“Every day was a new experience for me, and every day I was going somewhere new,” Rivera said. “One day I was going to go see the president speak at the White House, or I was going to go with the national correspondent to go interview a member of Congress or I was going to attend a congressional hearing, so every single day, it was totally new.”

From there, Rivera went on to intern with the National Republican Committee’s communications department for eight months, where she enjoyed learning about how information flows from the political department to the communications side of the organization, Rivera said.

“It was interesting to see how the messaging from the political department, including how they were gaining their polling, facts and data, was used by the communications department and in interviews” Rivera said. “So you are seeing the flow of how PR is working, how it is a cycle of getting the information, relating that information and having an audience learning about the information on the Republican party side.”

A few months after graduating from AU, Rivera said she took on an internship with Concerned Women for America, which advocates for conservative values such as the pro-life movement and traditional marriage. There, she got to see yet another side of how the communications field worked as she learned about how an organization with a certain agenda can influence people within the conservative movement, Rivera said.

In August 2015, Rivera started her first job post graduation, working as an executive assistant at the National Republican Senatorial Committee, and stayed there until July 2016, when she transitioned into her current job at On Message Inc., where she has been enjoying putting skills she acquired through previous internships to use.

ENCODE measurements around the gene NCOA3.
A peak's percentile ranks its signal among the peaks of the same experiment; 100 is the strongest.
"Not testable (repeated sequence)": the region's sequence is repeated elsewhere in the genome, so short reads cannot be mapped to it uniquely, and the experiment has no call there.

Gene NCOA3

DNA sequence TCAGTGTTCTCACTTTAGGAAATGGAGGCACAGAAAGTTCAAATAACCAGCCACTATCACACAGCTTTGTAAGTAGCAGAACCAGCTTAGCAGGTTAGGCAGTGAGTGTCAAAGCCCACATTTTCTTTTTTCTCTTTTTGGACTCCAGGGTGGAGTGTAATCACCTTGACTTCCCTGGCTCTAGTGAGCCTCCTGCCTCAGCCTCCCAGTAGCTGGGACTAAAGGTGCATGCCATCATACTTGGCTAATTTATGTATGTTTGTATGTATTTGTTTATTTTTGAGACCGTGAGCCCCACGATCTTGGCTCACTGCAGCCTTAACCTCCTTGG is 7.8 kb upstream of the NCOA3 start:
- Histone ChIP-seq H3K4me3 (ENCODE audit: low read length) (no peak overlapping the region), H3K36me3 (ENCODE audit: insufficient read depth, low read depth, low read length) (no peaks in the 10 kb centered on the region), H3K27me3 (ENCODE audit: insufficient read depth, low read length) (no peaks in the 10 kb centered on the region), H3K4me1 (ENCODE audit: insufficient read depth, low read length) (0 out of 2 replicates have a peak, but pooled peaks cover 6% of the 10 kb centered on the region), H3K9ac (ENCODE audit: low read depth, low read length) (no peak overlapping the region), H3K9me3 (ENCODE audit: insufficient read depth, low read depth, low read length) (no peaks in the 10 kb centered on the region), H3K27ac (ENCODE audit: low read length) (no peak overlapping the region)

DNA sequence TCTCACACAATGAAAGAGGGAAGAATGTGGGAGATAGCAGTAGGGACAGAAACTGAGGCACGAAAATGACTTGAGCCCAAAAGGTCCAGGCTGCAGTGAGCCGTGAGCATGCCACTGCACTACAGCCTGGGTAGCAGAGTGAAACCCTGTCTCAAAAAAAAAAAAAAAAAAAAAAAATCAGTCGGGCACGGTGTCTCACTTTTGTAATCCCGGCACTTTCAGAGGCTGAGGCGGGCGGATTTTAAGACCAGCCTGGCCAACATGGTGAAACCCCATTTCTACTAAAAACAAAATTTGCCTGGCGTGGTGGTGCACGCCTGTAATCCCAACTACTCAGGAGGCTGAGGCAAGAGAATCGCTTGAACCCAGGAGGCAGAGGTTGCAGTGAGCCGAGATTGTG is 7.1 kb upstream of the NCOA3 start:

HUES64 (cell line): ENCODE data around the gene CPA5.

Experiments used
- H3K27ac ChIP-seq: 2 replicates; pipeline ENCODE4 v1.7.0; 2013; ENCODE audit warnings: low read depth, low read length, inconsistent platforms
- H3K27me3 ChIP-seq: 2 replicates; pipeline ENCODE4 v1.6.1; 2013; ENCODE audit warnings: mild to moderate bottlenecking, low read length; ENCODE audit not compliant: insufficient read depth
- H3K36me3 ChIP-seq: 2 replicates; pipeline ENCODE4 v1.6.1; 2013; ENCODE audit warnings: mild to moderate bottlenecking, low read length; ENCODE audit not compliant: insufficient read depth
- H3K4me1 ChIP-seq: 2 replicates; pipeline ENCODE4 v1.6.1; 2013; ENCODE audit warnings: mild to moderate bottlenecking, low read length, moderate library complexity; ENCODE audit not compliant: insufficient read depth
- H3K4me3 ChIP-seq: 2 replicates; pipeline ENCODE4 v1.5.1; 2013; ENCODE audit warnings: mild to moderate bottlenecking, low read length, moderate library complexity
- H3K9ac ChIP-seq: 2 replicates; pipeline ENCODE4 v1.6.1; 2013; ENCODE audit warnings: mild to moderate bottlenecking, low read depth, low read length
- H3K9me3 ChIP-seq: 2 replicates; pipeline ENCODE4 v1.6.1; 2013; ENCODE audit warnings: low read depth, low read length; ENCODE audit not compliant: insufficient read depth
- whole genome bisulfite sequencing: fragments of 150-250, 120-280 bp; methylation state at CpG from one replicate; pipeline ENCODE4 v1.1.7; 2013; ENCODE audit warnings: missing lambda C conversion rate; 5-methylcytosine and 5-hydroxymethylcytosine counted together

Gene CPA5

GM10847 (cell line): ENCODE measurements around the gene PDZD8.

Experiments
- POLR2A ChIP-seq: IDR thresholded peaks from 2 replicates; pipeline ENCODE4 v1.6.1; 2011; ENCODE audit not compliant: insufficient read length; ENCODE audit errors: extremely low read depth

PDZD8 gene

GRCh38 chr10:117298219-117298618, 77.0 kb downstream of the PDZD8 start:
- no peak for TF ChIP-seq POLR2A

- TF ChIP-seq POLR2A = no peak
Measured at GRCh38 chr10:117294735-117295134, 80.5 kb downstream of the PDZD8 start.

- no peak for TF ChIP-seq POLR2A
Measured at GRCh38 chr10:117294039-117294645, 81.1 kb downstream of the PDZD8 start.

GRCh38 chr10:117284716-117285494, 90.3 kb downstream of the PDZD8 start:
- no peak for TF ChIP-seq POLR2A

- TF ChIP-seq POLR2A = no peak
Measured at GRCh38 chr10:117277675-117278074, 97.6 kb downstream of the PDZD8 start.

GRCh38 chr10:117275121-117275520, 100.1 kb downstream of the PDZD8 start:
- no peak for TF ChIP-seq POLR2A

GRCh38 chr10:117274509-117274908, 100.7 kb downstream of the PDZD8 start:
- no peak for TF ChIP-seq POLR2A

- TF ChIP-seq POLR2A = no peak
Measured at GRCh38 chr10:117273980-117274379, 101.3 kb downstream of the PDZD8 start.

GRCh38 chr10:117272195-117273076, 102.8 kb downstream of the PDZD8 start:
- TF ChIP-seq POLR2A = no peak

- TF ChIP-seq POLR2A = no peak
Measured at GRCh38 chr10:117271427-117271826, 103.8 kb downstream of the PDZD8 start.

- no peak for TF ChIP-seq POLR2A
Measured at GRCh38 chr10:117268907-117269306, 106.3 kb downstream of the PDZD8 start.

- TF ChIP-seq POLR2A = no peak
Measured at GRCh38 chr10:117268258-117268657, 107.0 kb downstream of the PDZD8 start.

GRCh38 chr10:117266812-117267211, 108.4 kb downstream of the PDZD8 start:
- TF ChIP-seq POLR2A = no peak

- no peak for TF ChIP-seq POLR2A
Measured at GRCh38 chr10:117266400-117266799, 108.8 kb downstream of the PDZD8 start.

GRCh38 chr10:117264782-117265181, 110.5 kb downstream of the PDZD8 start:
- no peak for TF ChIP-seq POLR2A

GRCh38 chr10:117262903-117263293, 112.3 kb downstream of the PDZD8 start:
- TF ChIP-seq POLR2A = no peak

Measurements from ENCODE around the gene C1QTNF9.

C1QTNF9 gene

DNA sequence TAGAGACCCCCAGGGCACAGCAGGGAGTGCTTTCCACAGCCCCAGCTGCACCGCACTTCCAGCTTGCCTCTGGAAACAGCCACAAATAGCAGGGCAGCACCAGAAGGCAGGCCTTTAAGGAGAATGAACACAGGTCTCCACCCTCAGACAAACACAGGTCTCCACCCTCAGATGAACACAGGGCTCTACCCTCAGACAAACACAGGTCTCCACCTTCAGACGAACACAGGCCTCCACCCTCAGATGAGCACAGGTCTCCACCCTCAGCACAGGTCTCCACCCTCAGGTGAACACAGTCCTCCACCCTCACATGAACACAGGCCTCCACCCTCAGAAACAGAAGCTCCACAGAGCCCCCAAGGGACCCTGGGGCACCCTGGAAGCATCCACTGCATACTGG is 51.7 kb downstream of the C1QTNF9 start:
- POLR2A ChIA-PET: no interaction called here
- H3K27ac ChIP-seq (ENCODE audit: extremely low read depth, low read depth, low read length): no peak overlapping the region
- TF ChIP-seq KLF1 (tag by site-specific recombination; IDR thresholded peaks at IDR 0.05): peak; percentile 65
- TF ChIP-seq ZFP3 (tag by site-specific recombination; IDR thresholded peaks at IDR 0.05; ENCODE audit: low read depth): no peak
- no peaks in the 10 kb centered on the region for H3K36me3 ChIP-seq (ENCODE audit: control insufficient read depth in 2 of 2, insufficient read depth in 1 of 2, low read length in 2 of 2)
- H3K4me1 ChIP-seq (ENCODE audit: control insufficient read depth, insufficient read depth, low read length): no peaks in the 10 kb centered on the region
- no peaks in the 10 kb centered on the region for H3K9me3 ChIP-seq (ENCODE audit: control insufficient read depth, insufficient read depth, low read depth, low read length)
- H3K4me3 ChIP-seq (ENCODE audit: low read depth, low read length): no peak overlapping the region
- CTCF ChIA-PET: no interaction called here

Rivera said that making full use of attending college in a city like D.C. is crucial and played a big role in building up work experience in her field of interest. She also received a lot of helpful guidance from many of her SOC professors, particularly Jane Hall, Leonard Steinhorn and Scott Talan, she said.

“The fact that I went to AU, in the nation’s capital, was critical in terms of being able to take what I was learning in school and applying it to my internships, and also learning new things through my internships,” Rivera said. “Washington D.C. is like our playground as we have so many different opportunities here.”

Rivera’s advice for current students is to know that good planning, time-management and networking skills are important for success, but so is taking out time for friends and for yourself to reflect on everything that is going on. While it was often difficult to balance interning with her full course schedule, Rivera said she feels that the work she put in has been worth it as the knowledge and experience gained has been invaluable. 

“It was hard – I will tell you this – I got a lot of sleepless nights because I was interning and I was taking five classes,” Rivera said. “But, I felt like in the end, it really did pay off.”

rsarkar@theeagleonline.com